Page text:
1. To find the gear "f your wheel,
multiply the number of teelh of your
front sprocket ni follow:
It V 4 If your rear sprocket h is 7 teetli
By 31 If your rear sprocket has 1 1
teeth
lly 3 1-9 If your rear sprocket has
teeth
By 2 t-.'i If your rear sprocket hai 10
teet ll
2. To find feet tiavelrd nn' com
plete turn of pedal, multiply your gt ar
by the decimal .IMilX. being catcful lo
observe the decimal point In the nrod- i
net.
3 To find number of pedal revolu
tion per tulle, divide the number 20,
160 by your gear.
4. To find bow fat yon are riding,
multiply the number of teeth on your
front sprocket by five, und divide the
product by the number of teeth on your
rear sprocket. Then count your pedal
revolutions for n many e ntnli a Iba
number obtained In nnawer to the prob- i
lent, and the result will be your speed
In mile per hour.
Not only ha SaraJi Bernhardt com
pletely recovered from the effects of
fhe operation which she recently un
derwent In the private huipltal of Or.
Potxl. near the Arc de Triumph, hnt
Parisian rumor has It that during the
laat six weeki she has grown era
lively fleihy.
FOR WOl KN AMI HOI K.
ITEMS OP INTEREST FOR MAIDS
AND MATRONS.
A Naw akin M rater) t rtlauay Class a
IMaphaeoas Malarial tu Kaaelope tbe
i Wirt Witee ul Ureal Ma
Ara fteMuao llar.
A Taa.t
trlk atrlk the golden airing.
And to ihelr gluria ouimI,
Pill, nil lha red wine hlah.
And let the tout g ruvnd:
To woman, dearest woman,
Quaff We the ueneroii Wine;
aJlve me thy hand my brother,
litre to thy love and lain.
Thy love and mine!
Htrlke trlka the harp that aver
Thrtll'd In dear woman a prala:
Of ail th themes tha brtgbtait
May win a poet lay.
To woman, dearaal woman.
tjuaff the warm blood of tha vine;
And hand In hand, my brother,
Lirlnk unto thine ami mine.
To mine and mln.
-11. 8
Raw Nklrt a Mylary.
A nklrt which 1 really four aklrta In
one, which li myiterloui and fluffy and
dlapbanoui ind airy, mada of filmy fa
bric! ,,f changing tone, such li the new
dreaa aklrt tbli year. It so envelope!
the figure that only the luggestkon of
a curve here and tbere In it filmy
foldi la left to aarm the eye and thl
li the secret of correct dressing. The
neweit aklrt I for the iprlng and aum
mer girl, and It la another llluatratlun
)f the extravagance of the age. It
coati juit twlr aa much aa any other
klrt. no matter how plain It may be
Not ao long ago am b a thing aa the
dreaa aklrt and Its lining being aep
urate was something unknown. Now
almost all of the newest dreaa bav
the aklrt and the lining apart. And
from this "drop iklrt. ' ai It li railed
i the new myiterloui aklrt developed
The material of which It I faahloned
are the moit beautiful of the aeaftn.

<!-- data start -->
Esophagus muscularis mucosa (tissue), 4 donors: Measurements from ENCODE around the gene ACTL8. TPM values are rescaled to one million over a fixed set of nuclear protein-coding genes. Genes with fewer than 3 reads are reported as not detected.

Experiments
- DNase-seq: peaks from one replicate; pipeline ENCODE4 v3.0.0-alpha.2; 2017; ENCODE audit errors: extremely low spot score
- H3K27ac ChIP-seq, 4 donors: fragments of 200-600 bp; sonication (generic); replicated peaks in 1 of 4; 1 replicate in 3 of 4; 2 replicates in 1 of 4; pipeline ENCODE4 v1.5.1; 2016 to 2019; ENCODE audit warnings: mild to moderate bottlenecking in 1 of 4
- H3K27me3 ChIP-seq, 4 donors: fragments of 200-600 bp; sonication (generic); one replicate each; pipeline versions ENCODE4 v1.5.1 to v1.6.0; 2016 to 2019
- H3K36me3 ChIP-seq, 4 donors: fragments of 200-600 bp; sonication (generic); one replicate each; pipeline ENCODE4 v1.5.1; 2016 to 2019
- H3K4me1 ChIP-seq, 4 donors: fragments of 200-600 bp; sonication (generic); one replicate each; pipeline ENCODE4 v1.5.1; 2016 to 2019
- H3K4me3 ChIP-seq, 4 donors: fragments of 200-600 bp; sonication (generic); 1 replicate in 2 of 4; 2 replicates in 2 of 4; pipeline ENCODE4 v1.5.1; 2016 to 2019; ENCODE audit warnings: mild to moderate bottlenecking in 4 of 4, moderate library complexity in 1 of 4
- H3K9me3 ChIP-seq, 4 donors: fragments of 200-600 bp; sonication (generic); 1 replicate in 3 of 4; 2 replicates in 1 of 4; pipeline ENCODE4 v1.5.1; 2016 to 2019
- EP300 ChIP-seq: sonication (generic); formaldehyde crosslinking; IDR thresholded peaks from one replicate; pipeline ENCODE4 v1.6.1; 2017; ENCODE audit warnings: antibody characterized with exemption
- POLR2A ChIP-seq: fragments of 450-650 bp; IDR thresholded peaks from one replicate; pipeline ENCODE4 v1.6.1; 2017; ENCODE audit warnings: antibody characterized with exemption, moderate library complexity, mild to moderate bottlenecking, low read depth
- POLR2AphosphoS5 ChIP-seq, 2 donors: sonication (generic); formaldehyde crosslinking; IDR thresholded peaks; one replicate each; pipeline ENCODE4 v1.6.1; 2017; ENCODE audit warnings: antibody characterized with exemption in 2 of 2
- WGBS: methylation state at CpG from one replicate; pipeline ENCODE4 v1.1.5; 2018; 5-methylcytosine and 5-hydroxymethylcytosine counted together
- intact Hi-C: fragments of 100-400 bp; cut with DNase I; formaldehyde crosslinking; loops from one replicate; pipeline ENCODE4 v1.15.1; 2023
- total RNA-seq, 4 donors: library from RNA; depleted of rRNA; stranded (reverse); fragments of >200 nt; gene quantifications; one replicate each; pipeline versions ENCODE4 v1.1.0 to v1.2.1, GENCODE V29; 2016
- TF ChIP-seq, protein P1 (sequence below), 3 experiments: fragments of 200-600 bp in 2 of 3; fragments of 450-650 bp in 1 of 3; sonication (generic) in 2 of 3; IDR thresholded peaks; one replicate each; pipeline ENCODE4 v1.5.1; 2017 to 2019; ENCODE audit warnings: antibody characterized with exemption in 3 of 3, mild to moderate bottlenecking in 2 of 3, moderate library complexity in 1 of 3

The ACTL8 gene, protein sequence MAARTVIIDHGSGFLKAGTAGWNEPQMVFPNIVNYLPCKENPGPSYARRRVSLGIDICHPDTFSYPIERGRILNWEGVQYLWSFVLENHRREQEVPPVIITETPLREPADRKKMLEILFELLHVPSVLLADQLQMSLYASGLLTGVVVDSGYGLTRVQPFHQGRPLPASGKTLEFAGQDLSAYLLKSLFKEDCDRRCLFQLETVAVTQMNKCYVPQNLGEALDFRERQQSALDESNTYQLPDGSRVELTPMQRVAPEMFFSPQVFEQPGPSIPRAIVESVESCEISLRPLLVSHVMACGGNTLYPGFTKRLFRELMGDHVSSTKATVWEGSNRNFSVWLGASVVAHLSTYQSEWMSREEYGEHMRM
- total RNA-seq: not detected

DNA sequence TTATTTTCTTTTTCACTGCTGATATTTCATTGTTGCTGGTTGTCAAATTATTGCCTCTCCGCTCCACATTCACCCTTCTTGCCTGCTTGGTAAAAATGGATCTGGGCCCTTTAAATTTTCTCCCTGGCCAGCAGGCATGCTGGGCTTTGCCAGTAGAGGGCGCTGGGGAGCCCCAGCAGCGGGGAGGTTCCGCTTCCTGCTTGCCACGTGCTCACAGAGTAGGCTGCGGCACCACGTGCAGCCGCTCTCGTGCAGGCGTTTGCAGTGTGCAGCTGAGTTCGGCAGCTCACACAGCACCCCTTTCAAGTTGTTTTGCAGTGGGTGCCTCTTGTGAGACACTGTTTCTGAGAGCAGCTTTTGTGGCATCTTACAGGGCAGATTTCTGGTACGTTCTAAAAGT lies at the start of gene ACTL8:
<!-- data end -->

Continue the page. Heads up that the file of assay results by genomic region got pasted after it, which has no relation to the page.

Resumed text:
There are the plain and figured grena
dine of almost spider-web teitu.e
barege In many new put term silky
crepe md mouiiellne de iole. and
gauze with deilgn to delicate and in
uch eiqulilte colon that they appear
to be hand painted Then there are
the nt in great variety the traguele
net, plain or wittered, with chenille
AN ALSATI
do iud the coarse and But uirsti nets
some plain aud aurae appllqued wltb
lace designs. And the colors are ao
toned that the effect la Indescribably
beautiful. Turquoise and cherry gauxe
are blended together, and turquolir and
green and lurquulce and mauve. Pale
blue and pale green and frambole
blark and faint yellow are uaed In com
bination In one aklrt. The effect of
the new aklrt I uch that all the color
eema to lie enveloped in mist. On of
the moit striking ways of making a
gown with four aklrta li ihown In the
llluitratlon. The material li white
Ilk gauxe. and It I trimmed with
blark rhantllly lace and tiny rouchtngi
of fine black net. Next to th skirt
proper li mother iklrt of turquoise 1
gauxe flnlihed with an edge of blark '
lace. Then iklrt No. 3 la of violet
game, with a creamy lace border, ami
the futiniMilon petticoat ll of rich
white taffeta. Kach skirt li separate
from the other, except at the waist
band, where they are Joined together
Tha corselet and yoke of the bodice
worn with thl aklrt arc of (urquoie
taffeta, finely plaited. In all the gowns
made in this fuslilon It I essential to
have one bright touch of color In the
W'dlce and that color must always
match the brightest of the petticoats.
The dress with four skirts Is also a
success made in darker colon. A dark
moussellnr de sole Will look effective
over green gnuie with skirt No. 3 of
that new shade of deep pink called
framboise When theae transparent
gown are made for dinner or dancing